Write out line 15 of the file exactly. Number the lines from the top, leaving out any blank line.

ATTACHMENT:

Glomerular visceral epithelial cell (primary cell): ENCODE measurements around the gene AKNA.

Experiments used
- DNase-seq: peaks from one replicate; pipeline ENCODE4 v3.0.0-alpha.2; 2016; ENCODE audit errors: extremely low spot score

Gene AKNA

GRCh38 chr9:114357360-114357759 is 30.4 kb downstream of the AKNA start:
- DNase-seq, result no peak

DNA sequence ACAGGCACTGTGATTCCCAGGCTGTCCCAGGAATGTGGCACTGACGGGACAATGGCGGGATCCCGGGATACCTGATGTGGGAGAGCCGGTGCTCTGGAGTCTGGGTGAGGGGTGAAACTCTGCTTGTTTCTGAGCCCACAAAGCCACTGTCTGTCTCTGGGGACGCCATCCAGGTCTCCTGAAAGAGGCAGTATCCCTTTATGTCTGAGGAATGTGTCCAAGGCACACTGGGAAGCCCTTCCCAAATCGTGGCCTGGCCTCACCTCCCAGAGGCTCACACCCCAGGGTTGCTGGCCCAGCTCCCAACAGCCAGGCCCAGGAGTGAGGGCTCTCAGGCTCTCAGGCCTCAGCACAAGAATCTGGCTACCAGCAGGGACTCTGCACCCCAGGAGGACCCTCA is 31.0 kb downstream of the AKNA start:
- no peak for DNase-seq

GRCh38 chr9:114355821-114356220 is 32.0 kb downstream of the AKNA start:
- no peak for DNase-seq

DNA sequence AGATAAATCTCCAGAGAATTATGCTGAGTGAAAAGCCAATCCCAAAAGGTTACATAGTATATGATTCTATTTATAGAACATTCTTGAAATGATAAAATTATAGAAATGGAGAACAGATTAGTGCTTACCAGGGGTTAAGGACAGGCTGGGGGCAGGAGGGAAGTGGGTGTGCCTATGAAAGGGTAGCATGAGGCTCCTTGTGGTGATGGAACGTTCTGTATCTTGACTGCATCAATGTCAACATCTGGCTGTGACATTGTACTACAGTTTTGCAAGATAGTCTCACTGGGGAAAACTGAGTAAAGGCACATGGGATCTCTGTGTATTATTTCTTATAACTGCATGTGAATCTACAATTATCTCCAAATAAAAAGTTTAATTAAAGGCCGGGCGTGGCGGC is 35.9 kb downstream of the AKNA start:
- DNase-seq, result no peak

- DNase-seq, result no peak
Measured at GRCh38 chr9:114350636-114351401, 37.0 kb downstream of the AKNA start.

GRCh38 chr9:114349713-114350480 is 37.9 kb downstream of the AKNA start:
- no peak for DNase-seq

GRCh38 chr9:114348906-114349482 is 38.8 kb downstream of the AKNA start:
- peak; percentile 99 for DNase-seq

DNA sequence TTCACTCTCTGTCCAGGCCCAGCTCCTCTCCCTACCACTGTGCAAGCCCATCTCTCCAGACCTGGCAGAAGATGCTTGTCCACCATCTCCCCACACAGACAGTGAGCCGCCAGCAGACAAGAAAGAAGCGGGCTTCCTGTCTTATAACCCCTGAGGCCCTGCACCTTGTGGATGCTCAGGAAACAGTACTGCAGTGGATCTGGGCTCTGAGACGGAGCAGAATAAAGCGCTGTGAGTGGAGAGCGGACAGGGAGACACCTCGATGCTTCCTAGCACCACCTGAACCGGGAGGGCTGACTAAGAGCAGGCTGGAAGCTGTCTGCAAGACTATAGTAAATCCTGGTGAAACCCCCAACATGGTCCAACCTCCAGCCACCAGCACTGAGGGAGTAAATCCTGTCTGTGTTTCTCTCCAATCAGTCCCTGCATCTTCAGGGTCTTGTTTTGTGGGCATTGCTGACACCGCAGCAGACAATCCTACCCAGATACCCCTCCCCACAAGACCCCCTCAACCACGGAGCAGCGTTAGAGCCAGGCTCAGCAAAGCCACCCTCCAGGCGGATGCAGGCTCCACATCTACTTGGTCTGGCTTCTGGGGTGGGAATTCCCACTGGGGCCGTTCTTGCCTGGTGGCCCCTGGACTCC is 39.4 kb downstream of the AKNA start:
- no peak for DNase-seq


GRCh38 chr9:114349713-114350480 is 37.9 kb downstream of the AKNA start: